After his confrontation with Nash, Carl surrenders himself to the police who place him in a high security prison. During a rectal exam the sergeant of the police force asks him if "he is up for a quickie"; to Carl's astonishment Helen has possessed the officer's body and helps Carl escape. During this time Oyster steals the grimoire (with the exception of the culling song) with the help of Mona and uses it to possess Helen and commit suicide. With her last amount of energy Helen possesses the police sergeant and joins Carl to kill Mona and Oyster who have been using the spells to promote their extremist views.

Structure[edit]

Lullaby uses a framing device, alternating between the normal, linear narrative and the temporal end after every few chapters. Palahniuk often uses this format alongside a major plot twist near the end of the book which relates in some way to this temporal end (what Palahniuk refers to as "the hidden gun").

Lullaby starts with Mr. Streator talking to the reader, narrating where he is today and why he is going to tell us the backstory that will give us perspective on his current situation. "Still, this isn't a story about here and now. Me, the Sarge, the Flying Virgin. Helen Hoover Boyle. What I'm writing is the story of how we met. How we got here"[1].

This present tense information that makes this book a frame story is incorporated every few chapters as its own chapter, entirely italicized. Palahniuk uses these segments as a way to set up his "hidden gun" and as a means to foreshadow where the story is going. His present seems disconnected from the past that he narrates throughout the rest of the novel. The final chapter concludes in the present, providing the puzzle-piece that strings together all the events and makes sense out of the backstory and their current workings searching for "phenomenons".

Background[edit]

In 1999 Chuck's father, Fred Palahniuk, began dating an Idaho woman named Donna Fontaine. Fontaine had recently put her ex-husband Dale Shackleford in prison for sexual abuse. Shackleford had vowed to kill Fontaine as soon as he was released. After his release, Shackleford followed Fred Palahniuk and Fontaine home from a date to her apartment in Kendrick, Idaho. After shooting Fred Palahniuk in the abdomen and Fontaine in the back of the neck, Shackleford left them to die, though he allegedly returned to the scene multiple times to attempt to start a fire large enough to destroy the evidence.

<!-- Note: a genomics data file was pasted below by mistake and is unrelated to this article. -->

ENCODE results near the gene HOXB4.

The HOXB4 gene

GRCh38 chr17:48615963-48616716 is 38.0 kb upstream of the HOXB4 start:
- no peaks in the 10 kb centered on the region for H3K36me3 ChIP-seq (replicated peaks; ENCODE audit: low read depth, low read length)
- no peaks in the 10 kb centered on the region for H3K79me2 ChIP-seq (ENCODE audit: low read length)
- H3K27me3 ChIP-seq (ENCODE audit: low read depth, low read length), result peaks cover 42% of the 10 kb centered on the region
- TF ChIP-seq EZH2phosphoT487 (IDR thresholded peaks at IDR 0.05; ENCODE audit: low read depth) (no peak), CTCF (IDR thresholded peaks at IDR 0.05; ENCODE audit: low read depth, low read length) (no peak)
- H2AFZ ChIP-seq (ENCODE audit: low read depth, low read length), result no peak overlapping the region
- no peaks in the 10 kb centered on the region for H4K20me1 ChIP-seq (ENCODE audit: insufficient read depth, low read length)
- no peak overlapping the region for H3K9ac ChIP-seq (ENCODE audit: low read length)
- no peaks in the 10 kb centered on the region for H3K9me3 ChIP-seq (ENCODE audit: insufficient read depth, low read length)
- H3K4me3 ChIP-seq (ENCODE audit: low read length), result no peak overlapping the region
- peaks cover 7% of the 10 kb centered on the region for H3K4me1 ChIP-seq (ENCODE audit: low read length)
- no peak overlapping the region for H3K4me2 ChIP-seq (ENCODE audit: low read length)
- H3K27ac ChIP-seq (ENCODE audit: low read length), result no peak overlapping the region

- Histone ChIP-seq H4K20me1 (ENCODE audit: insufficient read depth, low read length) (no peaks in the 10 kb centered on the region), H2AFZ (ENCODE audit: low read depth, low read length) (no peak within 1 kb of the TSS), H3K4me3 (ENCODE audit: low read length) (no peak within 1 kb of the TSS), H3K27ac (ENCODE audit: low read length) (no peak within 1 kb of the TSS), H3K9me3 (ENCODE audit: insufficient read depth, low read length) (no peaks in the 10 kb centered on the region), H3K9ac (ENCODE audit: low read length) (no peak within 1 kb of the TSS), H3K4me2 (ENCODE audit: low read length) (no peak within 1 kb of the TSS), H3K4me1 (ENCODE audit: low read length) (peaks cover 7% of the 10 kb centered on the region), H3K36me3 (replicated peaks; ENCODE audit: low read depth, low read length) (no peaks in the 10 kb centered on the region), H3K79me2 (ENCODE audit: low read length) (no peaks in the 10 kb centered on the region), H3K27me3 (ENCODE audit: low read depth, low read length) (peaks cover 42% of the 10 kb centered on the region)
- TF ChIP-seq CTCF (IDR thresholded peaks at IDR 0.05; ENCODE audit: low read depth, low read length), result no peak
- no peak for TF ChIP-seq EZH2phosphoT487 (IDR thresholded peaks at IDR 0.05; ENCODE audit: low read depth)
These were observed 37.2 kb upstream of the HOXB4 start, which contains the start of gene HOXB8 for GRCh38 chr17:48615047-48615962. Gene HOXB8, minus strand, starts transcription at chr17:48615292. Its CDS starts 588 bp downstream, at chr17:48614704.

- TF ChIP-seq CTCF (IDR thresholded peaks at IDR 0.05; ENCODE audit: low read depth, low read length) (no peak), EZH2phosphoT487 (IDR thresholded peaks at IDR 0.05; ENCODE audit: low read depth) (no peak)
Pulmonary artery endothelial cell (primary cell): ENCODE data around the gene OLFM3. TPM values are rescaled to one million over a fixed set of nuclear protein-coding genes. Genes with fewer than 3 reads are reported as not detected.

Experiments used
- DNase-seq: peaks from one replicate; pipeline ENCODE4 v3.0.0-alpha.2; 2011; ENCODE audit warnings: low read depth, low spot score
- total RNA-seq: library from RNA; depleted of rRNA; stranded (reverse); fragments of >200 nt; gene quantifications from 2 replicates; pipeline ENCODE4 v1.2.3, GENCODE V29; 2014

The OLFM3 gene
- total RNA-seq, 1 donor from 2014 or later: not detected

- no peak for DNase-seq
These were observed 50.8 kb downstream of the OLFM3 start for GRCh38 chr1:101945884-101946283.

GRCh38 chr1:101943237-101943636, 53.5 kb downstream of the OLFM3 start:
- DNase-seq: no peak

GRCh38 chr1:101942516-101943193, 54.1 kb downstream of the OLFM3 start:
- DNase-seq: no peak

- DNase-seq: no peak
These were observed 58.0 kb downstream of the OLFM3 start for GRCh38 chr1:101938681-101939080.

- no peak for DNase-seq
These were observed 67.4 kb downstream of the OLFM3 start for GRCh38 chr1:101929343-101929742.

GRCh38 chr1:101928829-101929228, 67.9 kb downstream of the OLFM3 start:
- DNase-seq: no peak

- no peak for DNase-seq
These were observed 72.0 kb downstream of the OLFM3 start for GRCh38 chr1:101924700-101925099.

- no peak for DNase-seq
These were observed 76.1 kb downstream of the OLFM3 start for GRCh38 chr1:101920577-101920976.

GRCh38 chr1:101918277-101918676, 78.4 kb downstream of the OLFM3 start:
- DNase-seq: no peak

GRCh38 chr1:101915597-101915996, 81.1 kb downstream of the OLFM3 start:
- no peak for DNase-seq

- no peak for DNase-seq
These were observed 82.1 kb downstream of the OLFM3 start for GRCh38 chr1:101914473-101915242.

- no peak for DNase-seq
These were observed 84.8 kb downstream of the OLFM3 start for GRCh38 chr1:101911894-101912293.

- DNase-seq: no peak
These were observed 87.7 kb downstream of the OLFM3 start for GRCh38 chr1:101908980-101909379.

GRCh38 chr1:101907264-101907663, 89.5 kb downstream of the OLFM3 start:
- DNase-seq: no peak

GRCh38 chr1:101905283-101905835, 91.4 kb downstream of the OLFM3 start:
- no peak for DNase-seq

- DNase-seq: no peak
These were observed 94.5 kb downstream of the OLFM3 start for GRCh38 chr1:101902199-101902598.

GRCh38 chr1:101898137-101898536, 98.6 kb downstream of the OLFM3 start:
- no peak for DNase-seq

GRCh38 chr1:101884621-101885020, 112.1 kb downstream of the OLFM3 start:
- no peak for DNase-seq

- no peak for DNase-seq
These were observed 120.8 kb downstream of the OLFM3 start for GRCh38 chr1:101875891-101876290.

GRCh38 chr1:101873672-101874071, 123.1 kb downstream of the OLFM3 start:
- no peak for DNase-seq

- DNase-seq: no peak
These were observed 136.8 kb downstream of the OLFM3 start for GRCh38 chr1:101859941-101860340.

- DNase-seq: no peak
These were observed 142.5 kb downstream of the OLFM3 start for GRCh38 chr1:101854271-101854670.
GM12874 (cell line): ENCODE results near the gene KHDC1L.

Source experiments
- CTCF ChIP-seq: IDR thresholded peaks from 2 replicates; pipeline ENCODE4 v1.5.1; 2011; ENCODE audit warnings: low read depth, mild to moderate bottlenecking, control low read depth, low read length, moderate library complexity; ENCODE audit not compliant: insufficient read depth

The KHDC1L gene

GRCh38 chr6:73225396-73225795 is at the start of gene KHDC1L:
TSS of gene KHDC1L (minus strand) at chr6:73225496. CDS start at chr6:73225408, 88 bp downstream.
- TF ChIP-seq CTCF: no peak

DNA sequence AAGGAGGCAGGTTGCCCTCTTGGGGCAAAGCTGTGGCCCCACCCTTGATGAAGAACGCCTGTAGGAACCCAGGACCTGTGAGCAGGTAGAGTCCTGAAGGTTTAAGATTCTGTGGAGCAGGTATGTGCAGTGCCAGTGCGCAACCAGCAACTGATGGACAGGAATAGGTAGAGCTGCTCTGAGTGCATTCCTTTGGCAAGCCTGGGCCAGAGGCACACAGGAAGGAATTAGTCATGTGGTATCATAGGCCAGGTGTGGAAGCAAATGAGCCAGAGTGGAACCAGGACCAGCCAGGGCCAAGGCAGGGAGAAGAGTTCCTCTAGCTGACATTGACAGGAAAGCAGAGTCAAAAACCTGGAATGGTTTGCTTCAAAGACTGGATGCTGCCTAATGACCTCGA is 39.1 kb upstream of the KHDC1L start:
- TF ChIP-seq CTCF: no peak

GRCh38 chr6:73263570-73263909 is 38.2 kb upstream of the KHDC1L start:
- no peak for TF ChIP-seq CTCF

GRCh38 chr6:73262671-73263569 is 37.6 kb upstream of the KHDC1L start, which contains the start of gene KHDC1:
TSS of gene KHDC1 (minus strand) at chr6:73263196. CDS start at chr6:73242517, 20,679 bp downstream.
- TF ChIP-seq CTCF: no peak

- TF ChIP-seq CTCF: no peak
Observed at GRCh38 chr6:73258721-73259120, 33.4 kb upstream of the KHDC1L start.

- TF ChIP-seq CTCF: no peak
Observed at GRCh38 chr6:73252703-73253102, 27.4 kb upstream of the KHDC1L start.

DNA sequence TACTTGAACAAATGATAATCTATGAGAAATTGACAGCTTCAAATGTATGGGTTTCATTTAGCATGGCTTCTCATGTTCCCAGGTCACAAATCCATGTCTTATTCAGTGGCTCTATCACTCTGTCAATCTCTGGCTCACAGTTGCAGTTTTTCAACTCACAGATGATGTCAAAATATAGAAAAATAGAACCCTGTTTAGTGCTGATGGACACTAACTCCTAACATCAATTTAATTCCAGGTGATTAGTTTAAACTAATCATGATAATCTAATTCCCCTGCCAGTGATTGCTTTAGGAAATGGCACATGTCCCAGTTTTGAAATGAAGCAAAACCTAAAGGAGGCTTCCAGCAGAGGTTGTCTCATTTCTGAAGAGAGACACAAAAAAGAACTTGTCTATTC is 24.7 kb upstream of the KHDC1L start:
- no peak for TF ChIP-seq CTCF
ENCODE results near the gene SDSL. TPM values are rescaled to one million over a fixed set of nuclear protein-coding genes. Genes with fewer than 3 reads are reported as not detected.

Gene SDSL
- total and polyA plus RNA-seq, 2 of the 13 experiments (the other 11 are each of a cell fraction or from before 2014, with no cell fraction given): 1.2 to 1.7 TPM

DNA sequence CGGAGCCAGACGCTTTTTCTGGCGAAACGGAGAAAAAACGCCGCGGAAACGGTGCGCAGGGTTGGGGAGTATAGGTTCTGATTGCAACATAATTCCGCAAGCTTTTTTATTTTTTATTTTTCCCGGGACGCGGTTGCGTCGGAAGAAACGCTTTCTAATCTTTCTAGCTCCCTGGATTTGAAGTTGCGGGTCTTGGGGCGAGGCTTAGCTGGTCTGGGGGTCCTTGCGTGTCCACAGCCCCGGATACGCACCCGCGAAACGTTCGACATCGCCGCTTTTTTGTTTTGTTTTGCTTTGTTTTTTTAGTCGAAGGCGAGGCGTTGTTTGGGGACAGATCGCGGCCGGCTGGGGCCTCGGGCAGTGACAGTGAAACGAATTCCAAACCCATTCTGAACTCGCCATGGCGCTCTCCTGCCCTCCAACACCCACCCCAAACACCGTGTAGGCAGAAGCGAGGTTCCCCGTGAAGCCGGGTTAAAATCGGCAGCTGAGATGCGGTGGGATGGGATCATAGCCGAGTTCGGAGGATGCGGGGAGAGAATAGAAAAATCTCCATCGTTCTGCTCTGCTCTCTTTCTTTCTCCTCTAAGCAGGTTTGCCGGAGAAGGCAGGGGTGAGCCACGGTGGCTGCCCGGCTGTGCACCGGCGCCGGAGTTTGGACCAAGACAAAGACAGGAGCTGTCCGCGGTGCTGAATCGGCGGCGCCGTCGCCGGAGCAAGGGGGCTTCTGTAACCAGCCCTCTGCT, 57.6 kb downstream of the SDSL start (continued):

After Shackleford's arrest Chuck Palahniuk was asked to be part of the decision as to whether Shackleford would receive the death sentence.[2] Palahniuk had worked in a hospital and as a crime reporter and struggled with his stance on capital punishment. Over the next few months he began working on Lullaby. According to him it was a way to cope with the decision he had to make regarding Shackleford's death. In the spring of 2001 Shackleford was found guilty for two counts of murder in the first degree. A month after Palahniuk finished Lullaby, Shackleford was sentenced to death.

Film adaptation Kickstarter campaign[edit]

On May 17, 2016, a Kickstarter campaign was launched aimed at adapting the novel Lullaby into a feature film.[3] The film will be directed by Andy Mingo, who previously directed the short film Romance, based on Palahniuk's short story of the same name originally published in Playboy Magazine. The adaptation is Palahniuk's first screenwriting endeavor, as he and Mingo have co-written the script together.

In popular culture[edit]

American punk rock band Lagwagon's song "Lullaby" was inspired by this novel. Almost every phrase from the lyrics can be found in the book.

British band The Bluetones's song "Culling Song" from the album A New Athens makes reference to the Culling Song from this book.

See also[edit]

References[edit]

  1. ^ Page 9
  2. ^ "Fright club". The Guardian. May 2005. Retrieved 20 January 2012.
  3. ^ Leake, Josh. "Chuck Palahniuk's Lullaby". Kickstarter. Retrieved 30 August 2017.

Sources[edit]

External links[edit]